Beyond IWD 2023, beyond ensuring equity for women, progressive workplaces continually work to create an ecosystem of equity: they ensure that women (and all other groups of employees) enjoy equity in representation, equity in opportunities, equity in compensation and equity in well-being.

Building a supportive culture that sustains and reinforces these efforts requires individual leaders and employees at every level within the organization to step-up and support their women colleagues, in both small and big ways, through their day-to-day actions and behaviors. Individuals can also play a part to extend their impact beyond their workplaces, by adding their voices to the wider community and advocate for both gender equity and equality at an industry and/or the national level.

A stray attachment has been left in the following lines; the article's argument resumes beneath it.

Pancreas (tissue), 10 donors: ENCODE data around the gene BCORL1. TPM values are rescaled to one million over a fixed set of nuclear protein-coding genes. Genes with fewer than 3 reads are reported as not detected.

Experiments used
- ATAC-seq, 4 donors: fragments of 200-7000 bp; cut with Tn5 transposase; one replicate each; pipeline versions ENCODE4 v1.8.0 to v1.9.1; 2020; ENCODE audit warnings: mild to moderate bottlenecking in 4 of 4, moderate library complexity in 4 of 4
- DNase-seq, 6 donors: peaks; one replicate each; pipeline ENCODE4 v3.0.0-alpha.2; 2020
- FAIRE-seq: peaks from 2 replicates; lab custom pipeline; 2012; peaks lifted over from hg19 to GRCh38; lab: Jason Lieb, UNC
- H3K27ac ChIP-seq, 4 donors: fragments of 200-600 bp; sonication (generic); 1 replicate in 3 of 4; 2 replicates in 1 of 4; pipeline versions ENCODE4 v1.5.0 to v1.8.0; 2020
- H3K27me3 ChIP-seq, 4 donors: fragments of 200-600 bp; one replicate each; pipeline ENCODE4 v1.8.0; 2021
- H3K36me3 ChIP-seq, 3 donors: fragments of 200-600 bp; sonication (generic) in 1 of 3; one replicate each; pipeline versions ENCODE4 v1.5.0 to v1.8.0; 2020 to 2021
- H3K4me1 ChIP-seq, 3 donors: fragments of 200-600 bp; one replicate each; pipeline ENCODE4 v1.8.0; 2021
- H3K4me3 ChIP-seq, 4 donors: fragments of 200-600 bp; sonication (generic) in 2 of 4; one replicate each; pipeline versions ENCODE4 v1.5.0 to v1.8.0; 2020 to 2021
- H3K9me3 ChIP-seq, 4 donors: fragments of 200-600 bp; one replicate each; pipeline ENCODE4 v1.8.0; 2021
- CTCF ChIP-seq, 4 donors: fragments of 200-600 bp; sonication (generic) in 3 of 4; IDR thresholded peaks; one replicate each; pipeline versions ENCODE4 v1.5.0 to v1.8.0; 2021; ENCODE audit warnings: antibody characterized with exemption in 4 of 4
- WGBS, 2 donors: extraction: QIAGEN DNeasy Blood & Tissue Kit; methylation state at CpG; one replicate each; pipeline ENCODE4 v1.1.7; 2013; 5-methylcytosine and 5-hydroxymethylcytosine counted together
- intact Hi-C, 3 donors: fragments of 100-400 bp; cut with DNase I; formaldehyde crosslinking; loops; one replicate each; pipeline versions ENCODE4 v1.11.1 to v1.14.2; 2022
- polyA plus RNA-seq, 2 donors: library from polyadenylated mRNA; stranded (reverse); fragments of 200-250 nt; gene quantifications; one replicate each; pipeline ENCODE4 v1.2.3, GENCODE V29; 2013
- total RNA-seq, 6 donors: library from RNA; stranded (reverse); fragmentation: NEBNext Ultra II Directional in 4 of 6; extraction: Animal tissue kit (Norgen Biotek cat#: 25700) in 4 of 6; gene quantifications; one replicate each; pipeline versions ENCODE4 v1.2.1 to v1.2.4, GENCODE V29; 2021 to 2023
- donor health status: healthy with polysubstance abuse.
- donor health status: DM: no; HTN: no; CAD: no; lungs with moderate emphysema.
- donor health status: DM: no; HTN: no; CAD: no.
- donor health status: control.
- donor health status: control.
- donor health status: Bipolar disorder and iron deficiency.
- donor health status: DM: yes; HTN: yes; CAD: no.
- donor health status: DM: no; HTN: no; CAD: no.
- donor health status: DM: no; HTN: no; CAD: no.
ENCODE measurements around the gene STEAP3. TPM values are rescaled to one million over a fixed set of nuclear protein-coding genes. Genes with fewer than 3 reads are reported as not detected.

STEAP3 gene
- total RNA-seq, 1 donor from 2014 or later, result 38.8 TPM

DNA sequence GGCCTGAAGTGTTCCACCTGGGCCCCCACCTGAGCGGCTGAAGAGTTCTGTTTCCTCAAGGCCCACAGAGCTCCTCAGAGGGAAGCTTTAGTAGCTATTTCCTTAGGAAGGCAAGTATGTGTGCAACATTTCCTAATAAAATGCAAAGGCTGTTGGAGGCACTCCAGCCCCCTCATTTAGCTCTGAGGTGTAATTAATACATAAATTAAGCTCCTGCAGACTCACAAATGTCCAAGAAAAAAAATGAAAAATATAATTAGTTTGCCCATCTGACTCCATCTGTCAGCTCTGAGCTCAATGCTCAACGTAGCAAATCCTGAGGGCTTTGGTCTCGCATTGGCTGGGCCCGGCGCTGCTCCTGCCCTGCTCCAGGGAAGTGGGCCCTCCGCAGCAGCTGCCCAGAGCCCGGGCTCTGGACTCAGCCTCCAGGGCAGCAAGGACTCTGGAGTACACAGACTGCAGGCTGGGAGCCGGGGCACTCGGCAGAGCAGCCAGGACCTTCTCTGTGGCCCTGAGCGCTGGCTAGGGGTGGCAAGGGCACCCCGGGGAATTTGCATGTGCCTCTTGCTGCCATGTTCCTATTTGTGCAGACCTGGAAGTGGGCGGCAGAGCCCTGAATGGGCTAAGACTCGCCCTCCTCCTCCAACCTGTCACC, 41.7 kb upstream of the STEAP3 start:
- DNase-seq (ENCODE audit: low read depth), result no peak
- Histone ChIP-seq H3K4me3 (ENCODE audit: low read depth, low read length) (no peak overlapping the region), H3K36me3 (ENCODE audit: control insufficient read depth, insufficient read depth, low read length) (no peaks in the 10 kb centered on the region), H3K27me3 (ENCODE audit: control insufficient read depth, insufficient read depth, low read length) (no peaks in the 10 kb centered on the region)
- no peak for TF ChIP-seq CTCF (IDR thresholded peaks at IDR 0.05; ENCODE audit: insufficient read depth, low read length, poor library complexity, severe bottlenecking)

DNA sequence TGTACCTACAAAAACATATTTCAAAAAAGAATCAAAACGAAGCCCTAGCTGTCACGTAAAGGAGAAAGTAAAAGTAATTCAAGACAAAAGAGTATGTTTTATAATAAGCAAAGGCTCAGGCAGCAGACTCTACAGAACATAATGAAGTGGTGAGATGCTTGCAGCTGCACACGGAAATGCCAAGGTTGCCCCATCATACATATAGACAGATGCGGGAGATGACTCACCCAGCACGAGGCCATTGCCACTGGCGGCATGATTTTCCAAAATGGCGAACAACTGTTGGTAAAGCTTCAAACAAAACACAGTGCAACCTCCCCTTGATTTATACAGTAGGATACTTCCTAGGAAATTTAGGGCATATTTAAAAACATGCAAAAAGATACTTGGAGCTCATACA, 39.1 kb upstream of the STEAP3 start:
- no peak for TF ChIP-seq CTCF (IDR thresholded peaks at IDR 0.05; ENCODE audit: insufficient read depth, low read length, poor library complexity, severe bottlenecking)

Together we can work towards building great workplaces that are better for business, better for people, and better for the world. Together, we can #EmbraceEquity for IWD 2023 and beyond.

Click to read the full IWD 2023 Report on how organizations and individuals can enable and support gender equity in the workplace.

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Evelyn Kwek

Evelyn is the Managing Director for Great Place to Work®️ in ASEAN and ANZ. Heading the expansion of Great Place to Work®️ offices in ASEAN, Evelyn is convinced that just as the region is growing exponentially on the economic front, the work of building great workplaces FOR ALL™ must go in tandem with economic growth.

A proud mother of 3, Evelyn takes parenting very seriously – she is strict yet giving, result-focused yet generous. Together with husband Roland, they relish exploring new cultures and beautiful places of the world, usually on leisurely self-drive holidays, before the days of Covid.

Pamela Sng